Reports emerged yesterday that North Korea’s leader Kim Jong-un is on a secret visit in Beijing — however China has now denied knowledge of any such visit.

Speculation arose that a high level north Korean official, possibly Kim, had embarked on the visit when a photo of a train belonging to North Korea’s ruling family emerged online.

A spokesperson from China’s foreign ministry said it was not aware of a visit by the North Korean leader to Beijing.

Japanese broadcaster NTV said the green and yellow train was similar to one taken by former leader Kim Jong-il to Beijing in 2011.

NTV also aired footage of a motorcade of black limousines on standby at the station as rows of Chinese soldiers marched to the train terminal.

Stoking further intrigue, a beefed up security presence of paramilitary officers was noticed outside the Diaoyutai State Guest House in Beijing, a favourite hotel of top North Korean officials on past visits to the capital.

This morning a convoy of official cars was also seen leaving the guesthouse’s east gate, Associated Press has reported.

Heavy security was also spotted at the Friendship Bridge on the Yalu River, where the border crosses between China and North Korea, as a train went by.

China enjoys warm relations with Pyongyang, the ministry spokeswoman Hua Chunying added at a news briefing.

An official with knowledge of the visit told CNN that there was a strong possibility that it was indeed Kim Jung-un, while three anonymous sources confirmed the news to Bloomberg yesterday.

South Korea’s government is unaware of the visit, although it said the high-level of security suggested it was the leader himself.

A spokesperson from the South Korean presidential office said the government is closely monitoring the situation:

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The presidential Blue House is watching things in Beijing very closely, while keeping all possibilities open,” said the senior official in Seoul, speaking anonymously.

It was also possible that Kim’s sister, Kim Yo Jong, was also in Beijing, a source in the capital, with ties to the government, told Reuters.

According to South Korean news agency Newsis it is Kim’s sister Kim Yo Jong and ceremonial leader, Kim Yong Nam, on the visit in Beijing.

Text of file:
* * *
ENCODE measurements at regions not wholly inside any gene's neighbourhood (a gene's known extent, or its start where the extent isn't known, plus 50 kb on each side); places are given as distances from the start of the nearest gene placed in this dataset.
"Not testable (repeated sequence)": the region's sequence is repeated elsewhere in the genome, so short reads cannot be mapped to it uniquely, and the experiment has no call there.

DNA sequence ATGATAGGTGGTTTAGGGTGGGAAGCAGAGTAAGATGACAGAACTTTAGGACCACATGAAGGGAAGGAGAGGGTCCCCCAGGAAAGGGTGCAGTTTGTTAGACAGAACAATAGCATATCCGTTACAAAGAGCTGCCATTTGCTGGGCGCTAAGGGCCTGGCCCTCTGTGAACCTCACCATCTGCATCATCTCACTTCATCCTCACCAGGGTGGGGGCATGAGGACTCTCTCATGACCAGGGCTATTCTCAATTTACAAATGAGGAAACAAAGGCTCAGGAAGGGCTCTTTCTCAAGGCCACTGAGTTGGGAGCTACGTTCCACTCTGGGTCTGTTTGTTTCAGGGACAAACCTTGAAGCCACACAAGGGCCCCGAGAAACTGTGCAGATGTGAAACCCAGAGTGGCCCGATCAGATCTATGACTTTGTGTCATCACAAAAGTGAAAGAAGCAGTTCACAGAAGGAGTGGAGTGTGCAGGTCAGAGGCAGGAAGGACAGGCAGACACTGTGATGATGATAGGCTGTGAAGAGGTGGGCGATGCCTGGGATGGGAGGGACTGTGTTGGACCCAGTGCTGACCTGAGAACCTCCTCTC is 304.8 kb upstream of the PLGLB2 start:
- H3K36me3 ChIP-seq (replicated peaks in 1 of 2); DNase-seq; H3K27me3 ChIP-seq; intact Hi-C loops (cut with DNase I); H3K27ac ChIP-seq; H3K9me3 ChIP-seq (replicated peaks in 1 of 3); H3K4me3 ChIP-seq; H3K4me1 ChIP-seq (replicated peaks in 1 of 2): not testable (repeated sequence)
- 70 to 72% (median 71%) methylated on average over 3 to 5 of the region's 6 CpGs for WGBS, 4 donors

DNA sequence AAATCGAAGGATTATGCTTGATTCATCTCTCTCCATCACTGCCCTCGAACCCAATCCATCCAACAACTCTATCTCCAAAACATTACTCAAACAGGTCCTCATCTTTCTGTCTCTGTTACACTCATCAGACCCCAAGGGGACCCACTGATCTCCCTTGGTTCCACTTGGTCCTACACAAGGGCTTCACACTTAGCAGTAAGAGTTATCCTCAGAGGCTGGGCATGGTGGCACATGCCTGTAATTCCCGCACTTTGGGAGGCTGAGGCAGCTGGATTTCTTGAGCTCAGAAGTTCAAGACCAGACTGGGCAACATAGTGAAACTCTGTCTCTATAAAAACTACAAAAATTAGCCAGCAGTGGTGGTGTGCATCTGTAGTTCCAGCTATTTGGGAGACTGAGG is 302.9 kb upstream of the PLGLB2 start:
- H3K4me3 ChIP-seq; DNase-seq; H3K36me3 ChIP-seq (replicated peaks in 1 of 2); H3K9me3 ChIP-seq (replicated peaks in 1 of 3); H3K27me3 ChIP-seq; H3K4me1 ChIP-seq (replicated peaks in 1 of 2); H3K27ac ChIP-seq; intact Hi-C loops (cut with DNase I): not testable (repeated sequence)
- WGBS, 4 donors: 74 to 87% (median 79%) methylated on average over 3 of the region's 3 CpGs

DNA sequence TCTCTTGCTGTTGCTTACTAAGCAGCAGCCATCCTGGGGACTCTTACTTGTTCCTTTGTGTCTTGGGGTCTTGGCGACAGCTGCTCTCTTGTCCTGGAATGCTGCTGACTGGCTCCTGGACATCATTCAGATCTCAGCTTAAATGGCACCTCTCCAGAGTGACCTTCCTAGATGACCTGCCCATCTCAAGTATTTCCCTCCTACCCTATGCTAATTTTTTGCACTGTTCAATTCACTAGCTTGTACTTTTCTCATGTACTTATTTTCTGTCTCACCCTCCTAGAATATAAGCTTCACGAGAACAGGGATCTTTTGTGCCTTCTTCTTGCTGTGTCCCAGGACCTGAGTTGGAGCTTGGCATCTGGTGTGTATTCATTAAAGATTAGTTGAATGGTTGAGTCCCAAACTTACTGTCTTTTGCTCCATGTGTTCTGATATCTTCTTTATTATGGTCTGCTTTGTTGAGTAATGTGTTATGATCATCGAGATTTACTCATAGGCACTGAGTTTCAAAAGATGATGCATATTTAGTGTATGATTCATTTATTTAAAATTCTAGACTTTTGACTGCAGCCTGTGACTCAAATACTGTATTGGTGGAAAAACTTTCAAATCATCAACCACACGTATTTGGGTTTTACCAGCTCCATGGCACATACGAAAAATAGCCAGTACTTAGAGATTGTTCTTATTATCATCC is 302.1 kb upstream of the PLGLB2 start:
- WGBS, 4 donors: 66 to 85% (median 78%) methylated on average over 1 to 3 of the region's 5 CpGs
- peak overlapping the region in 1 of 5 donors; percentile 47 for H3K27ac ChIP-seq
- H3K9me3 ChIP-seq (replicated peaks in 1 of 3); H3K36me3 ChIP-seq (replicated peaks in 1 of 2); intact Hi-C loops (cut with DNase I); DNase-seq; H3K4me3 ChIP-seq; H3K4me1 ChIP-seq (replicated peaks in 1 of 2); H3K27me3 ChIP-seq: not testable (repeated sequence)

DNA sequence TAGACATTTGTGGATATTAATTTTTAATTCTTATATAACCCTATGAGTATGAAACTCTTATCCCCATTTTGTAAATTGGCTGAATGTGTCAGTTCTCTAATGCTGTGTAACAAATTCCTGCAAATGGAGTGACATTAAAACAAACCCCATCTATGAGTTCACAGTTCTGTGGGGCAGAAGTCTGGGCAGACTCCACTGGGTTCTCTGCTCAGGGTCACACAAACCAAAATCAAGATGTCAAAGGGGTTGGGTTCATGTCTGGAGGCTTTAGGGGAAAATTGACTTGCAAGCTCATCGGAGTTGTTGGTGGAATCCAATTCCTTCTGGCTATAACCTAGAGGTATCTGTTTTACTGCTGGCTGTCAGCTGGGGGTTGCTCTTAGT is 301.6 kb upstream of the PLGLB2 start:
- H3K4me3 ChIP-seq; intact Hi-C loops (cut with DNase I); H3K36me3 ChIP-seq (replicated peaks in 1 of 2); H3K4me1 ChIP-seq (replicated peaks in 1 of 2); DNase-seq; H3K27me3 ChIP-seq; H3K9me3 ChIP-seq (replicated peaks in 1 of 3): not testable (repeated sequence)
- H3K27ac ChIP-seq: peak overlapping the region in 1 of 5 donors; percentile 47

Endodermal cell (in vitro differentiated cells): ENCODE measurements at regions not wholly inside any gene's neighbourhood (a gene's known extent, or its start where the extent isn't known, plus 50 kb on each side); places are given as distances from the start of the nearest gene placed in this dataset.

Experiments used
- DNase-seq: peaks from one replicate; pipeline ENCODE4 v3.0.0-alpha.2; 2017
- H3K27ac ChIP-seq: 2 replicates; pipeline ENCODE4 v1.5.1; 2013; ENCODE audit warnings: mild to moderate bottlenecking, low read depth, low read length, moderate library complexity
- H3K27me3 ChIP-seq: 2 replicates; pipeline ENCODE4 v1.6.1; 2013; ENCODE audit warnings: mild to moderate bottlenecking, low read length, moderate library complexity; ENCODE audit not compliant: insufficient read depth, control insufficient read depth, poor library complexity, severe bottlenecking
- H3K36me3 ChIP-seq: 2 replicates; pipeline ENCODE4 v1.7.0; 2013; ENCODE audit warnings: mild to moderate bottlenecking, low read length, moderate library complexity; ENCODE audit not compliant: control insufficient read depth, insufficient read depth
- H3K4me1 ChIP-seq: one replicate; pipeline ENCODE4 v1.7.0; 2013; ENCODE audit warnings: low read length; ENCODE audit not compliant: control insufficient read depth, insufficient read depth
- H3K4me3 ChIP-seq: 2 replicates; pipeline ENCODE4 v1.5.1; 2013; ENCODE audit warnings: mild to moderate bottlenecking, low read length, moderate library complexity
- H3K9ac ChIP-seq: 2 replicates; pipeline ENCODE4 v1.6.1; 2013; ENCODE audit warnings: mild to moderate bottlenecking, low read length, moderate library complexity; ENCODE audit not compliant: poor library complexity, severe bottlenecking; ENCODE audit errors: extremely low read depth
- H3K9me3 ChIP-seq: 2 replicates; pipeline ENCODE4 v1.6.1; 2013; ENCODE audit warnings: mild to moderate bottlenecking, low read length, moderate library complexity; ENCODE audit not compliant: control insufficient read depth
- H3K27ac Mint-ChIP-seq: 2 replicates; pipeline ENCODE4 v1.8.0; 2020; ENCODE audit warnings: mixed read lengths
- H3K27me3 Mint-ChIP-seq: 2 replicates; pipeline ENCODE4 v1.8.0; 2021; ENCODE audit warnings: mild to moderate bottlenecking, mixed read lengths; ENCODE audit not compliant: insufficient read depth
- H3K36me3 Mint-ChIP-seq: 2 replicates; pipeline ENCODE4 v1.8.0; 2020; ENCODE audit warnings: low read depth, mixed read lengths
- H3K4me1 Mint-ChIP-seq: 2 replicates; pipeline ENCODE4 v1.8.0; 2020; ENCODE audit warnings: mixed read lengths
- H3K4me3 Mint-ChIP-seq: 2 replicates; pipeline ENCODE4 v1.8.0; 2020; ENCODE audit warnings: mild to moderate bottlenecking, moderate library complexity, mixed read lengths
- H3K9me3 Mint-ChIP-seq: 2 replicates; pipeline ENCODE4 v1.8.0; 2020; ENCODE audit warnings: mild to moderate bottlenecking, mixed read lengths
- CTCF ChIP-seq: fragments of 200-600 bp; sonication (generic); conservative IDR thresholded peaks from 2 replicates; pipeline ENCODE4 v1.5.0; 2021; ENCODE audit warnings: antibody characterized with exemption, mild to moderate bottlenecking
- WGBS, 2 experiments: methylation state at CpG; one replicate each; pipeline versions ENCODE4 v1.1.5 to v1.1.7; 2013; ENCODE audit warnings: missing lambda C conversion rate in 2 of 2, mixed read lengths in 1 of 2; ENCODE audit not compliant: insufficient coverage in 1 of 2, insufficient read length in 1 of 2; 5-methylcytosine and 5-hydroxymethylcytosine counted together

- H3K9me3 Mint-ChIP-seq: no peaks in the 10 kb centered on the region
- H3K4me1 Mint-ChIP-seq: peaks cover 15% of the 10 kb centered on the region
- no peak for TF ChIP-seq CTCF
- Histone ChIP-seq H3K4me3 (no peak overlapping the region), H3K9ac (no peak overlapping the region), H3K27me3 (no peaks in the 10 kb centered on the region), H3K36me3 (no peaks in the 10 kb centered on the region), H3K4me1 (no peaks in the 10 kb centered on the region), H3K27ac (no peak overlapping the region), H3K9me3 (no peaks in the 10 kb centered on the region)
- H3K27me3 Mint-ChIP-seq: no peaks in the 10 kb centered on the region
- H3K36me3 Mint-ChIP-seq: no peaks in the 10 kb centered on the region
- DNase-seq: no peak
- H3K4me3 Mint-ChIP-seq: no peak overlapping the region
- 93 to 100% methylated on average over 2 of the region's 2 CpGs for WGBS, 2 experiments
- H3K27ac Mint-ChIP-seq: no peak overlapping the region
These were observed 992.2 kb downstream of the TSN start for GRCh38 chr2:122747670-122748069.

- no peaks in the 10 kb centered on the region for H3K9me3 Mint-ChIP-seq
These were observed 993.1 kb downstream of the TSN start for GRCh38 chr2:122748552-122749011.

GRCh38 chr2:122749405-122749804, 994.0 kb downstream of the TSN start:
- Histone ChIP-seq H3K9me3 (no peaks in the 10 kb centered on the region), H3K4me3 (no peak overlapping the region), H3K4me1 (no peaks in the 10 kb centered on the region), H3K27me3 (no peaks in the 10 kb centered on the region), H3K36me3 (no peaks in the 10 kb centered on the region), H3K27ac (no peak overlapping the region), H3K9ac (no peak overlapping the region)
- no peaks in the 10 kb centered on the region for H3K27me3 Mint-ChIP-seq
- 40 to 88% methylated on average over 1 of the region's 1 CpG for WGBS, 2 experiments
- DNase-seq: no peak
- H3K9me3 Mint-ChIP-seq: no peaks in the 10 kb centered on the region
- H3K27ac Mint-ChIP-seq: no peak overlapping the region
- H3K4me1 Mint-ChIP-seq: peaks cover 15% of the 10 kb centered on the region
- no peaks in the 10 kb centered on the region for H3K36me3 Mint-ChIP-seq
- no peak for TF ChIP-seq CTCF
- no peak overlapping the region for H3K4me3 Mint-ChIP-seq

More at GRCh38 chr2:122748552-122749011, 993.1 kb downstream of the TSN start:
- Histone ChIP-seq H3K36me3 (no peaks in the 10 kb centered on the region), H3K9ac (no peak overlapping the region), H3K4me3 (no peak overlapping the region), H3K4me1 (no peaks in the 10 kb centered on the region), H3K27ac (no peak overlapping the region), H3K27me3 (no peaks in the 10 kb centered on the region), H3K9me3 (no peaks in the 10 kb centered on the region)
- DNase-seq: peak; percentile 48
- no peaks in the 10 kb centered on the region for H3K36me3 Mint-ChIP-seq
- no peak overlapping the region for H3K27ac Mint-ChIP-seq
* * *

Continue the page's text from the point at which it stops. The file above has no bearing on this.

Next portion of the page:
Why it matters:

If Kim Jong-un is on a state visit to China it would be the first time he has left his home country since taking power in December 2011.

The visit also comes weeks before a planned visit between the North Korean leader and South Korea’s President Moon Jae-In, at a summit in late April.

A later meeting with US President Donald Trump and Kim is anticipated in May.

The talks — to discuss Pyongyang relinquishing its nuclear arsenal in exchange for security guarantees from the US — signals a turning point in relations and diffusing of global tensions.

Background:

Previous visits by leaders of North Korea to China were shrouded in secrecy, with reports only emerging after the meetings were concluded.

China and North Korea signed a mutual defence treaty in 1961, with each country pledging to jump to the other’s defence immediately, with “military and other assistance by all means at its disposal” in the event of a war or foreign attack.

In 2017, North Korea launched 23 missiles during 16 tests to show off and hone its nuclear capability.

Yet the pariah country pledged to hold fire during talks with South Korea, in a change of stance from an uptick in launches last year.

Last year Trump was engaged in a war of words with North Korea, with a North Korean official describing Trump as a “mentally deranged person full of megalomania” on a “suicide mission”.

Trump responded that North Korean leader Kim Jong-un “won’t be around much longer” if the country continues its aggressive rhetoric.